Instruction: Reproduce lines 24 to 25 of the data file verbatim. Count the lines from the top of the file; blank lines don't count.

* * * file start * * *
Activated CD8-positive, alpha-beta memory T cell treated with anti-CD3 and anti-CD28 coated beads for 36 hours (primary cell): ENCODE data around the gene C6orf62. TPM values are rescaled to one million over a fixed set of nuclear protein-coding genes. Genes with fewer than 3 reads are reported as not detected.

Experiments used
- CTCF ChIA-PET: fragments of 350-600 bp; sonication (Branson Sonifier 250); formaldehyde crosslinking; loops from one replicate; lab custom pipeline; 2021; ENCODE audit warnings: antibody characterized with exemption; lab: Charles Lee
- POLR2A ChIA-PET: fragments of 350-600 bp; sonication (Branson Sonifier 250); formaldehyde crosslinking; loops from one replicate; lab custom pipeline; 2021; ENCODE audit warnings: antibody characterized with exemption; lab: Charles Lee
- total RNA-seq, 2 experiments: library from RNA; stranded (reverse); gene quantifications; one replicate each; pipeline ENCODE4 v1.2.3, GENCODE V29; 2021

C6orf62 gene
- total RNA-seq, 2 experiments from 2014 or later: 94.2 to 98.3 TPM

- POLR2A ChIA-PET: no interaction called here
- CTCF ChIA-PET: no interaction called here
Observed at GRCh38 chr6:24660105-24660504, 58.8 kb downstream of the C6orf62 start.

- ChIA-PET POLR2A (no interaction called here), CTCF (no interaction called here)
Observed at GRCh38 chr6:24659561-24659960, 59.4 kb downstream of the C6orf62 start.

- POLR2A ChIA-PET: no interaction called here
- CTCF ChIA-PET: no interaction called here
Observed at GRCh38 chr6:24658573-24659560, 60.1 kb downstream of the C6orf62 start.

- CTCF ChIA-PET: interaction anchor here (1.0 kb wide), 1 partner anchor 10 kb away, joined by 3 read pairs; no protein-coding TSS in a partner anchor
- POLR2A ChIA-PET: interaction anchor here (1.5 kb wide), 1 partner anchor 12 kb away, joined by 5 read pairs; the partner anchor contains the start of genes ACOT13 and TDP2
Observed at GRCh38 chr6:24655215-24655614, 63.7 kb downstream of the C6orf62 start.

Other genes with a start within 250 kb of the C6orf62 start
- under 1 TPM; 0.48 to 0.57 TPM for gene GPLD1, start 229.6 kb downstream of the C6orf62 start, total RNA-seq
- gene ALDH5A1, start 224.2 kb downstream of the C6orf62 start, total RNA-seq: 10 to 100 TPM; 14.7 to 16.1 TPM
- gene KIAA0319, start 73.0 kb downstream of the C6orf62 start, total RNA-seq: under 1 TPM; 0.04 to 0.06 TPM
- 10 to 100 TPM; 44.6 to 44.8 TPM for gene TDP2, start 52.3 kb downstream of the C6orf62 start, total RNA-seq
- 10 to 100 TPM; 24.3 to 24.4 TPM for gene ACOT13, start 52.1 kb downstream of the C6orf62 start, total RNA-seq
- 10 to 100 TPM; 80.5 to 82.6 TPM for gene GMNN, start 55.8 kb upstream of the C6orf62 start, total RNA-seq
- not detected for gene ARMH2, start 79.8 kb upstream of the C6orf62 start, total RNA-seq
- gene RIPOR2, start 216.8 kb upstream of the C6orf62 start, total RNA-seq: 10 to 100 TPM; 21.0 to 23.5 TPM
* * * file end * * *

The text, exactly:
- 10 to 100 TPM; 24.3 to 24.4 TPM for gene ACOT13, start 52.1 kb downstream of the C6orf62 start, total RNA-seq
- 10 to 100 TPM; 80.5 to 82.6 TPM for gene GMNN, start 55.8 kb upstream of the C6orf62 start, total RNA-seq